Global Voices: Arts have essential role in our scientific future

With the same pen, Leonardo da Vinci sketched enigmatic smiles and drew up blueprints for technologies that were centuries ahead of his time. He saw no boundary between art and science.

What would the Renaissance man think of the chasm we’ve since created?

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Now, we force intense specialization, streaming students down one path or the other from a young age. By university, arts and STEM (science, technology, engineering and math) are distinct faculties with little interaction and sometimes significant campus rivalries.

This might be fine, academically speaking. Practically, it’s a problem. If we want the next generation to realize their full potential, to deploy every resource against the world’s social and environmental challenges-frankly, we want Renaissance kids.

We must reunite art and science.

In a time when people increasingly distrust and doubt the science behind issues like climate change, the arts can be vital to help specialists communicate with the public. When scientist and broadcaster Jay Ingram gives speeches on space exploration or climate change, he brings a backup band to help deliver the message. Song lyrics are linked to the scientific themes. Sometimes he brings actors or plays clips from old movies.

“The point is to frame the information in a different way, to add emotion,” Ingram says.

Who would have thought that robots could be racist? Yet in recent years, legal software used by judges has been found to prescribe harsher sentences for black offenders, and image recognition apps have classified black men as “gorillas.” Computer algorithms use human data to learn; they will pick up and perpetuate human bias. Countering that effect requires programmers with emotional intelligence.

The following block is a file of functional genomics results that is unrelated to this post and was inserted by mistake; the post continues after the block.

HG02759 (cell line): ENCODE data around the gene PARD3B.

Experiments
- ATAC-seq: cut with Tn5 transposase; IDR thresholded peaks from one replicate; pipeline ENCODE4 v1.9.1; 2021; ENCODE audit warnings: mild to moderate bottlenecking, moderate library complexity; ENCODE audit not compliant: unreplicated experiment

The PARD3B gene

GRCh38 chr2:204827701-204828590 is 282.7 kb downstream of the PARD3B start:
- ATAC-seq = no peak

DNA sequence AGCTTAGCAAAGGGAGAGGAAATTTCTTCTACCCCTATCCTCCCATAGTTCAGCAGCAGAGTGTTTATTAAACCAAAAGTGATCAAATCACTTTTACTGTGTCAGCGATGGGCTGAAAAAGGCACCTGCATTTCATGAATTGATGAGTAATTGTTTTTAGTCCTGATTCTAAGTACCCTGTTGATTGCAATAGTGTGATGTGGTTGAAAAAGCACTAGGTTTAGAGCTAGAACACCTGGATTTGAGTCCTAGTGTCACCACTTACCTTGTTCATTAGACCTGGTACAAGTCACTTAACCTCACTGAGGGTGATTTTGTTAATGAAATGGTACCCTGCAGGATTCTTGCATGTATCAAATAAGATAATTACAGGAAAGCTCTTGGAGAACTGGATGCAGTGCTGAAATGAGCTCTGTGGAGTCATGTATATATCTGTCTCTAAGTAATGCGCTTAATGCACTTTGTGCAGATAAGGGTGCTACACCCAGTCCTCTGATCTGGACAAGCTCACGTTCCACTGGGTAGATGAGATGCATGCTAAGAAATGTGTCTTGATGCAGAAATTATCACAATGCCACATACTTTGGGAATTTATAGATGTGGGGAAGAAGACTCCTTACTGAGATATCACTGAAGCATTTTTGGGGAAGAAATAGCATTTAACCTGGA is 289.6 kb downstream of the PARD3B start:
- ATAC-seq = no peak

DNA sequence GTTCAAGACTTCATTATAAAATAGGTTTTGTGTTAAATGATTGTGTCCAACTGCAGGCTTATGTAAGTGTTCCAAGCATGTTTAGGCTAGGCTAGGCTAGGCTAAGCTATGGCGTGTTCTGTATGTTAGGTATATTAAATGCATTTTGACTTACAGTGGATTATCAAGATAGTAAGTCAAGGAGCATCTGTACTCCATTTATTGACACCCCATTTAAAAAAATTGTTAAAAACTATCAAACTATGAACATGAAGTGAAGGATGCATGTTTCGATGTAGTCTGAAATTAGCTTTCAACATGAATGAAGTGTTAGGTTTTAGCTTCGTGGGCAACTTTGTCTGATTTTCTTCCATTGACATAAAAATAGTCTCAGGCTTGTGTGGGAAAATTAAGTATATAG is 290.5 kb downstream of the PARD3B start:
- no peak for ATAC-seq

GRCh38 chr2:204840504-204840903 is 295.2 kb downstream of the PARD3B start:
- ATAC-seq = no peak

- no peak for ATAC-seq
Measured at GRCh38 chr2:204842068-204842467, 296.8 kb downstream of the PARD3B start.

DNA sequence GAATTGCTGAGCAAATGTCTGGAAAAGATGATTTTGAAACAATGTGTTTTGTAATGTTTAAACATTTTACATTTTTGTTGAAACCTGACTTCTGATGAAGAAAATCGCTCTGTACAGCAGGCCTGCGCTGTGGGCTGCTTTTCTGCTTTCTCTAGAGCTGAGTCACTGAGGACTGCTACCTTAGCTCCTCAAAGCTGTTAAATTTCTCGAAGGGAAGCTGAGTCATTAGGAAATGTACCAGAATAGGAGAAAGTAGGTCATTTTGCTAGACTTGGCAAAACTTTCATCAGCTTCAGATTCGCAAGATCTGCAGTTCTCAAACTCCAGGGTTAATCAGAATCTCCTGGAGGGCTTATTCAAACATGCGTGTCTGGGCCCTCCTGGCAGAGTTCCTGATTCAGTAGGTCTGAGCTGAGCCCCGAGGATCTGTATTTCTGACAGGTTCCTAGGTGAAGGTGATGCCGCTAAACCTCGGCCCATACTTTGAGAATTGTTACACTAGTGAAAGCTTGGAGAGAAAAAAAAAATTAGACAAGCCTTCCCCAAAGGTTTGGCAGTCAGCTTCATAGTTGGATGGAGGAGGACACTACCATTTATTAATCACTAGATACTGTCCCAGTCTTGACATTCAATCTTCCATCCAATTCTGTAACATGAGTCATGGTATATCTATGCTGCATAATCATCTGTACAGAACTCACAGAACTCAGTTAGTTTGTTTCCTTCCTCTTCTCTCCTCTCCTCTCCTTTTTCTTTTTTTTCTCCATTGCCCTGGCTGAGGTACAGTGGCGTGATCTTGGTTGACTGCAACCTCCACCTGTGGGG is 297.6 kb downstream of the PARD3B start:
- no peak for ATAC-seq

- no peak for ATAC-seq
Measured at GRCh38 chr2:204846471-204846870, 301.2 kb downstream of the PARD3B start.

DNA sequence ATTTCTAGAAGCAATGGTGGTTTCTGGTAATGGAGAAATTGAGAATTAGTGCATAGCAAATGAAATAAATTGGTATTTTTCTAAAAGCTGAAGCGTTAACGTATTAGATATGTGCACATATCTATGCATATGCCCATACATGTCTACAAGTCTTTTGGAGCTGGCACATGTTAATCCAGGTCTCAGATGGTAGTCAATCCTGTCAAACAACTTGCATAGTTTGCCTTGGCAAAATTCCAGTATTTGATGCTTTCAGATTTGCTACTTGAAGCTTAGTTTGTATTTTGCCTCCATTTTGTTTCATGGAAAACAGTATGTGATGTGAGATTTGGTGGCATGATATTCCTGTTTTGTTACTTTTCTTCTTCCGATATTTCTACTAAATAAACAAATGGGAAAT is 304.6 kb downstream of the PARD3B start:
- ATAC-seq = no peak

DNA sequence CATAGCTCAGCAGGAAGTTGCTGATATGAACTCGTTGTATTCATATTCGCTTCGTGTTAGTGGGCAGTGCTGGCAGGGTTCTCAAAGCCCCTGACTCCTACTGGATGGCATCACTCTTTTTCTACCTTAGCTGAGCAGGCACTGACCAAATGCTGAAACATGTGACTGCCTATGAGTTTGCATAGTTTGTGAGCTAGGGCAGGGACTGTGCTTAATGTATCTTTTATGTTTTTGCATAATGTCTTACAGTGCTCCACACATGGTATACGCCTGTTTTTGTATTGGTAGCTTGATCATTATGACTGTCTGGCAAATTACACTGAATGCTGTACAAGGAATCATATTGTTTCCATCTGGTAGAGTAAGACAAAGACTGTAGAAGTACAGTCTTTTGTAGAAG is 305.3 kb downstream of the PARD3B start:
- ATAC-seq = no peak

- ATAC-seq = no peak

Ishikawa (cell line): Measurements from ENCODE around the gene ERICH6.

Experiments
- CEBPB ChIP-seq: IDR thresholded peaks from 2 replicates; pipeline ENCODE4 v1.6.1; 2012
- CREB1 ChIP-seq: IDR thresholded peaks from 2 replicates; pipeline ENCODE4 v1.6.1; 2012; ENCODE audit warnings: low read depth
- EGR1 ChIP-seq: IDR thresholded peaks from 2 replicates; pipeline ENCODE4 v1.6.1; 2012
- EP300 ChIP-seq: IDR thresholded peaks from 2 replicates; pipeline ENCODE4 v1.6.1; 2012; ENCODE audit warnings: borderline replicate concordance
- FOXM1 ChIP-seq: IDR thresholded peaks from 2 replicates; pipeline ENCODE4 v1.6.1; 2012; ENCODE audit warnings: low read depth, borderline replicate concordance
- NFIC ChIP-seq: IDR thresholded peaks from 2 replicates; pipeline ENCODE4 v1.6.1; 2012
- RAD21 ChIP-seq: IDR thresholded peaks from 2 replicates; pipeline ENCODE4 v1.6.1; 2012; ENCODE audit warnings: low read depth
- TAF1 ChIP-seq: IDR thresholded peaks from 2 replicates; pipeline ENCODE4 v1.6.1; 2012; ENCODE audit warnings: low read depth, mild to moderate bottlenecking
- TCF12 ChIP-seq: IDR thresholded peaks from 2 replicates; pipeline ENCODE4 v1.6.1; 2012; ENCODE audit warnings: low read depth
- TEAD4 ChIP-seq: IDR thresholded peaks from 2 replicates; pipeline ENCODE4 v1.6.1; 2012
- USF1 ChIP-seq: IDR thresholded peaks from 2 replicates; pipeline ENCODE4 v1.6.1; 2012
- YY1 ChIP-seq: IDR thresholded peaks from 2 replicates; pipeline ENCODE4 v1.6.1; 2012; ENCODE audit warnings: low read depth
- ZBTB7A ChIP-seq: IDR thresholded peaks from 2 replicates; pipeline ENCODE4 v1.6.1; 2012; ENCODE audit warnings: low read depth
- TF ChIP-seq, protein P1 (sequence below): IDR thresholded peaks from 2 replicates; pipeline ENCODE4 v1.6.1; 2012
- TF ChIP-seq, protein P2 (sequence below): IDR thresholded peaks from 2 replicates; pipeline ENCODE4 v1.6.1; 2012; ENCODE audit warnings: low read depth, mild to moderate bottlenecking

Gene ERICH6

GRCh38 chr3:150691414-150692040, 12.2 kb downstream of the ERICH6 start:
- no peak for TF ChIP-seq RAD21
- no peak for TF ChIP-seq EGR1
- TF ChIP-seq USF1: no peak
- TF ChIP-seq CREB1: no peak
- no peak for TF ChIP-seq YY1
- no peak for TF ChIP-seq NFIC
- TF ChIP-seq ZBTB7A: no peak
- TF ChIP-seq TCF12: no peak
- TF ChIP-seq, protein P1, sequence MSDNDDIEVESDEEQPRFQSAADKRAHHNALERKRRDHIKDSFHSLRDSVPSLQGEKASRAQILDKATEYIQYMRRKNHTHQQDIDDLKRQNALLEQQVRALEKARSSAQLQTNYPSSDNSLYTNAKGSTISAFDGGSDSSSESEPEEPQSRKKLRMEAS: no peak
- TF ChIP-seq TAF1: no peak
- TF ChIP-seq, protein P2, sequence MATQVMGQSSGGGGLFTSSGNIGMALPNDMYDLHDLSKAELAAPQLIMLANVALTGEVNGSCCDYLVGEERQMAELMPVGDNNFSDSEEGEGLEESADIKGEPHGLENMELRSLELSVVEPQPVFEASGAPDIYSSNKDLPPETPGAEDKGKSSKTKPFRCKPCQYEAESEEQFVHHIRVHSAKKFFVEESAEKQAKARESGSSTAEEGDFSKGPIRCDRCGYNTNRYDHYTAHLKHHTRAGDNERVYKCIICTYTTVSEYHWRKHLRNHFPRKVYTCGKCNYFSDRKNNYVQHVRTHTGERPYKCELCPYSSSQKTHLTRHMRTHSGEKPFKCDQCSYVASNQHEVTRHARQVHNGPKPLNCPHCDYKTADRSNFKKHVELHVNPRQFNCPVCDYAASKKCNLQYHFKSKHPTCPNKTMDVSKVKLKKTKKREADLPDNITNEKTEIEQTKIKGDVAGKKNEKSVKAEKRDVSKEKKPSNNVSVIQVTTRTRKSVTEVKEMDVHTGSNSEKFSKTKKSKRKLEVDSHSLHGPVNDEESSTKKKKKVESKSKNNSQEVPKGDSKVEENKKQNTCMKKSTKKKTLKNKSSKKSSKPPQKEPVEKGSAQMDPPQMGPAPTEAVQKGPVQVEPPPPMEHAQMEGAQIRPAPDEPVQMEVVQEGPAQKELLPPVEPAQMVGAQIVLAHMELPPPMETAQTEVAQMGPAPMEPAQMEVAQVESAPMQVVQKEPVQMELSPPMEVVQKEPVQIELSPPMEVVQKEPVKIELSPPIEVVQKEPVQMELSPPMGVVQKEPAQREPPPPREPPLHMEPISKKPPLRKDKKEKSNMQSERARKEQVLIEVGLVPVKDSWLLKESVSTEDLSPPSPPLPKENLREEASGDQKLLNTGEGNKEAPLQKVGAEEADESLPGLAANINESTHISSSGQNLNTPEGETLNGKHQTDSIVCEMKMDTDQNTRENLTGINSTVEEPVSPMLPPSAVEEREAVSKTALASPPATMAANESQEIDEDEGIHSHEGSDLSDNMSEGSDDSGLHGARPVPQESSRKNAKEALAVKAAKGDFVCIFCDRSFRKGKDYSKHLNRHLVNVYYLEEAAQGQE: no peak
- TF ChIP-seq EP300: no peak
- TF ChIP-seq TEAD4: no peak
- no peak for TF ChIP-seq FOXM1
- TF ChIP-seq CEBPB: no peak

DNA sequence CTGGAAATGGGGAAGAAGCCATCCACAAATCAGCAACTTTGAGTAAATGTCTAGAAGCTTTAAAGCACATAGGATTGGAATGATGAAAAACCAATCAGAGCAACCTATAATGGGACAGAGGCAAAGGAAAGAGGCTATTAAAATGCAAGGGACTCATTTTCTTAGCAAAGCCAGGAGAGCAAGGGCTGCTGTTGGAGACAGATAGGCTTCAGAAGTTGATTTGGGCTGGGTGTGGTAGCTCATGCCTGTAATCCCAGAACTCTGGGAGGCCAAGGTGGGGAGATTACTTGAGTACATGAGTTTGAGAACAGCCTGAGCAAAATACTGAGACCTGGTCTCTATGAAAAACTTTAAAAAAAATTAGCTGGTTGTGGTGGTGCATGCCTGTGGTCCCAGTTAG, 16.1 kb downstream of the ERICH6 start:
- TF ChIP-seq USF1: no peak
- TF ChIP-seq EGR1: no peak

The arts are a perfect way for coders to flex their EI. A 2014 study at the University of Arkansas found students who attended a live theatre performance tested far higher for tolerance and empathy afterwards.

When Google studied its workforce in 2013, it was surprised to learn the most important qualities of its top employees were not their coding or debugging skills. Most valuable were skills like communication and empathy. That’s why tech companies such as Google and Microsoft now actively recruit arts grads.

The arts can help scientists and engineers better understand potential implications of their work. For students learning robotics, for example, a literary study of Isaac Asimov’s I, Robot would illustrate the ethical questions surrounding the creation of artificial intelligence.

The book also delves into how that technology could interact with humanity.

A marriage of science and arts could even help us achieve the Sustainable Development Goals.

When non-profits wanted to improve the health of mothers and newborns in Afghanistan, they adapted computerized talking books. Storytelling through a technical platform proved effective. Illiterate Afghan women learned about healthy diets, hygiene, and breast feeding techniques.

Combined with other initiatives, the special books have helped to reduce infant mortality in Afghanistan by 29 per cent.

We need a da Vinci generation. We need to merge the humanity of the arts with innovative technical solutions to help our children solve the next great set of social challenges.

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